Procrastination shares features with addiction. At first, it leads you to think that if you study too early you’ll forget the material. Then, when the class is ahead of you, it leads you to think that you are inadequate or that the subject is too hard.

The first time you do something the deluge of information coming at you would make the job seem almost impossibly difficult. But, once you've chunked it, it will be simple.


Neuro-scientifically speaking, chunking is related to habit.

Habit is an energy saver. You don’t need to focus when performing different habitual tasks.

Habits can be good or bad, brief or long.

Habits Parts:

  • The cue: The trigger that launches you into zombie mode (habitual routine).
  • Location. Time. Feelings. Reaction to people or events…
  • The routine: Routine you do in reaction to the cue.

You only need to use your willpower to change your reaction to the cues.

Actively focus on rewiring your old habits.

Give yourself bigger rewards for bigger achievements. But after you finish them.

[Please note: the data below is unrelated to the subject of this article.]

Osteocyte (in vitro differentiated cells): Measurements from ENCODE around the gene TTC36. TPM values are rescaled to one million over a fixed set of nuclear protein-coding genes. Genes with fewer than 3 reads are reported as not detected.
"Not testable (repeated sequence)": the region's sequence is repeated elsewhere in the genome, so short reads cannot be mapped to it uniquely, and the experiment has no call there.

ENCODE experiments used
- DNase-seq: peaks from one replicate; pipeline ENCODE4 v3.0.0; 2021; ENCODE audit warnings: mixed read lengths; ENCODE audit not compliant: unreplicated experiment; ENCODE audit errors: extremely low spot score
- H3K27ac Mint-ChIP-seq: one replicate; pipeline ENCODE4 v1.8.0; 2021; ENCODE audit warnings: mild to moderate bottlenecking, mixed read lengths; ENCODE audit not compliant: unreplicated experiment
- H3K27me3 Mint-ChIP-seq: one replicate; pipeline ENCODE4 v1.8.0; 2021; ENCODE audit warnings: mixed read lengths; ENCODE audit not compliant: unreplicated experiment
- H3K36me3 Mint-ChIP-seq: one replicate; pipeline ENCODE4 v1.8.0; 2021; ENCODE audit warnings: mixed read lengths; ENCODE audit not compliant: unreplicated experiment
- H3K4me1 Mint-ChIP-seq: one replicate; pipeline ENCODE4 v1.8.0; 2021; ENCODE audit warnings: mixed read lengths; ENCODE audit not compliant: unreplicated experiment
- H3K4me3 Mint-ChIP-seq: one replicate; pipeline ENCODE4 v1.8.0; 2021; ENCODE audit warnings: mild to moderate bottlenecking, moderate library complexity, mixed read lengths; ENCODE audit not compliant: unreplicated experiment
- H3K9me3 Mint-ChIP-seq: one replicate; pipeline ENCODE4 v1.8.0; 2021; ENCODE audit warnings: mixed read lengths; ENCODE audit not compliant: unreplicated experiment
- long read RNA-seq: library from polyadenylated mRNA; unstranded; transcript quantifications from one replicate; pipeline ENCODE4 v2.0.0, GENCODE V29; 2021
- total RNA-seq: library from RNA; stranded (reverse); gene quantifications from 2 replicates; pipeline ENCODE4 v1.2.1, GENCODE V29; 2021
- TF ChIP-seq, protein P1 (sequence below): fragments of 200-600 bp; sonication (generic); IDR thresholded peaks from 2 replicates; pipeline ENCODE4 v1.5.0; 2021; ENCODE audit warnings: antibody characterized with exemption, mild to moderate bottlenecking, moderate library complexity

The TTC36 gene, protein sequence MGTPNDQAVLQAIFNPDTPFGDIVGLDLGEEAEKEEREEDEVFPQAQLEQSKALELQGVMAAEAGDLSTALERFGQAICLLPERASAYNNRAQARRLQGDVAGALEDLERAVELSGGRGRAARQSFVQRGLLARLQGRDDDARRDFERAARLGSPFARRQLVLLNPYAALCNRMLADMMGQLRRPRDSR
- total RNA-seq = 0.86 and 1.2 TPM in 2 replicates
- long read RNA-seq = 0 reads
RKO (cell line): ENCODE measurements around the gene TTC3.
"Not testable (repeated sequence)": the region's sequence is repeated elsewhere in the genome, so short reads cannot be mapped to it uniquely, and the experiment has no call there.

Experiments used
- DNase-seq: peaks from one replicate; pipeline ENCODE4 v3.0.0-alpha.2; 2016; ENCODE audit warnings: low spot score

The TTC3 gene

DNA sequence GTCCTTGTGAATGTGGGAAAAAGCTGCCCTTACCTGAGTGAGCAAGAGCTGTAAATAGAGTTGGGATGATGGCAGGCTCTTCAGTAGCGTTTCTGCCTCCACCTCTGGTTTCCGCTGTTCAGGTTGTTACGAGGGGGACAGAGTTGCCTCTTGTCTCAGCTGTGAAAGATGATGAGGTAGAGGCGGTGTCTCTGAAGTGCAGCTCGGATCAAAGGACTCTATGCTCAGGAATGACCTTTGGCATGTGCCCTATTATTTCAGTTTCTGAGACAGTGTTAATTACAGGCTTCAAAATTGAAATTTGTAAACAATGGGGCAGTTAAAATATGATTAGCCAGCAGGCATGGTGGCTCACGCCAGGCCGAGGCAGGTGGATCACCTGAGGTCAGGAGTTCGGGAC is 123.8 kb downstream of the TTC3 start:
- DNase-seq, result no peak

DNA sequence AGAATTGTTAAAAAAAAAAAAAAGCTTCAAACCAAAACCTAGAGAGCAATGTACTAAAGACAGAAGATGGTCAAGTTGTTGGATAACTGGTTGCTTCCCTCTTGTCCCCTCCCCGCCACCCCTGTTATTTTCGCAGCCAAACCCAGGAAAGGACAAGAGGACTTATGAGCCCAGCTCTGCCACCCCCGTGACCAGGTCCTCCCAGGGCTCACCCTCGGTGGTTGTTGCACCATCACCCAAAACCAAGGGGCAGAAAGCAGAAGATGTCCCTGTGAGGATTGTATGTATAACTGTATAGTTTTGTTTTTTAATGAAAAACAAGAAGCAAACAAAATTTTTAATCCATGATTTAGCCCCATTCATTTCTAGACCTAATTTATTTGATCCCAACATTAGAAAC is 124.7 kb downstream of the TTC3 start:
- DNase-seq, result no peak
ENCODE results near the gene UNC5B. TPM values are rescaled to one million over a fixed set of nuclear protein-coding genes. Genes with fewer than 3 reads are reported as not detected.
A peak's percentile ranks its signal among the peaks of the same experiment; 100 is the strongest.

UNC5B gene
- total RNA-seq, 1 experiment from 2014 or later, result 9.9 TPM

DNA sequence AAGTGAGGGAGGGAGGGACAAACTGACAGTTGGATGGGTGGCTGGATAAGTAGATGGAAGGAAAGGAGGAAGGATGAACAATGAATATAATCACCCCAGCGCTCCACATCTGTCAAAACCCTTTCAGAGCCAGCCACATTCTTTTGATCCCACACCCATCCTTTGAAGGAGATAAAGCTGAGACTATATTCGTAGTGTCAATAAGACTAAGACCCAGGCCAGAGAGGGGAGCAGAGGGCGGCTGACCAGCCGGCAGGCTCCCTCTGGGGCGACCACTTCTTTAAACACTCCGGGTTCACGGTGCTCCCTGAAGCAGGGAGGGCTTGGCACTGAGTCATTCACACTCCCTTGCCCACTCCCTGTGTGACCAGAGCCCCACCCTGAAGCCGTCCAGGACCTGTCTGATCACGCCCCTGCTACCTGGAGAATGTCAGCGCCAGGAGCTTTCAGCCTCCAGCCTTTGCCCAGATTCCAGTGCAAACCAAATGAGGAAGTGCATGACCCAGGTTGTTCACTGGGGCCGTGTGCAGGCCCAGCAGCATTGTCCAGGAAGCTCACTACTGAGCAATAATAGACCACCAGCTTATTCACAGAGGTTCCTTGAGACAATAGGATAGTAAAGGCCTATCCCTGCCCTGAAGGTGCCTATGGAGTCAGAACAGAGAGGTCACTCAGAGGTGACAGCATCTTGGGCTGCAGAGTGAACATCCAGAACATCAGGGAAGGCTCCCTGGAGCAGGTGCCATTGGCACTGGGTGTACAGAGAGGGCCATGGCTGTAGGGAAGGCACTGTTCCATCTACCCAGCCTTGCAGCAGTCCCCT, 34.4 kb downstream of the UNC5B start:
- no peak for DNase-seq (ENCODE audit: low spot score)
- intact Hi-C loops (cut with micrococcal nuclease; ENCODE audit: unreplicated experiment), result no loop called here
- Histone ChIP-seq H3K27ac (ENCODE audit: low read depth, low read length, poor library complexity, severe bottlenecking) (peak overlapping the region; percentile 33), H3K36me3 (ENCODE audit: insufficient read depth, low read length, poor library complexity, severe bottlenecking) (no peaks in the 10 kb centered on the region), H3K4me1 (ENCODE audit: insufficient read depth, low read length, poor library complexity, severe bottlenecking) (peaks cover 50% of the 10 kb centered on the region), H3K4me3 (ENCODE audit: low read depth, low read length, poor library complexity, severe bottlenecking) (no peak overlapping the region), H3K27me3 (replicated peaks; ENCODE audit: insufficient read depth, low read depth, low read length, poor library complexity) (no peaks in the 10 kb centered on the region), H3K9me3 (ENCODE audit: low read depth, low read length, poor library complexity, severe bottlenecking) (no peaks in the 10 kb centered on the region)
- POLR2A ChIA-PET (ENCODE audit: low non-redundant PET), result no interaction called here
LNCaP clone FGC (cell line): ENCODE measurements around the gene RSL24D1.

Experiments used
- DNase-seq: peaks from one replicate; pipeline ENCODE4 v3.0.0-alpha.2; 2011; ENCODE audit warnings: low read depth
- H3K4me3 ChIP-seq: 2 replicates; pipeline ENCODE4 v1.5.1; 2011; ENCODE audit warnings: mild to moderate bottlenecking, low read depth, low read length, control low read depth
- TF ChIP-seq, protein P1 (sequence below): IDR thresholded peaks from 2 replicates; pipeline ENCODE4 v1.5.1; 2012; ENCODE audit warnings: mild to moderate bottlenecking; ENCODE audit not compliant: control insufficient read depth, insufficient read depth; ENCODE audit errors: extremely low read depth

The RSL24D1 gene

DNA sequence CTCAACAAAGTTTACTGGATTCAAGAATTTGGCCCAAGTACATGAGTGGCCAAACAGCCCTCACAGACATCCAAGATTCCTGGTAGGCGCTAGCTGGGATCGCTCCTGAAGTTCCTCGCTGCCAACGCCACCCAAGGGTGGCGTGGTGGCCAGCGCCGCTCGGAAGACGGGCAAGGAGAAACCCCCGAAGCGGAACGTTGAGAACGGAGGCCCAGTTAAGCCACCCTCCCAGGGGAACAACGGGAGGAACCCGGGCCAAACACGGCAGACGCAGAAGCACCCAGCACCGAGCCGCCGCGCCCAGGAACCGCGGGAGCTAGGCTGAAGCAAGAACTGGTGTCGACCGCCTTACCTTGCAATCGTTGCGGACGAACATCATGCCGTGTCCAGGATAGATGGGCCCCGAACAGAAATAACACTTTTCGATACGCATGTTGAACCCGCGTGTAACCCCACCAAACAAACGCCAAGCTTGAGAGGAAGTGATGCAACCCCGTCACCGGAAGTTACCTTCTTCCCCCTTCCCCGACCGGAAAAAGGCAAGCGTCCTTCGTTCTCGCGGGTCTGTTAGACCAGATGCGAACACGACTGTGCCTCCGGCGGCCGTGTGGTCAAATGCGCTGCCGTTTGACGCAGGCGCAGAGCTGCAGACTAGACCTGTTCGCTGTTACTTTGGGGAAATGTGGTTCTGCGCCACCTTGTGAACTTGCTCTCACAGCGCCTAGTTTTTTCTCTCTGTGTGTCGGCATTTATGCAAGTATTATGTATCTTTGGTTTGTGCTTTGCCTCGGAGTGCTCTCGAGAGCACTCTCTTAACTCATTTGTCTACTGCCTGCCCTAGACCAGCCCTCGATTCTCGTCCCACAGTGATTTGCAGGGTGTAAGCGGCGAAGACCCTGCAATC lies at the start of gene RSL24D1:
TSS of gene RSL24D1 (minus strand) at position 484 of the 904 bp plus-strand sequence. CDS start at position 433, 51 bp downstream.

Habits are powerful because they create neurological cravings. It helps to add a new reward if you want to overcome your previous cravings.

Only once your brain starts expecting a reward will the important rewiring takes place that will allow you to create new habits.

The belief: To change your habits, you need to change your underlying belief.


Use your visual memory to remember things.

Images help you encapsulate a very hard to remember concept by tapping into visual areas with enhanced memory abilities.

The more neural hooks you can build by evoking the senses the easier it will be for you to recall the concept.

Handwriting helps you deeply convert what you are trying to learn into neural memory structures.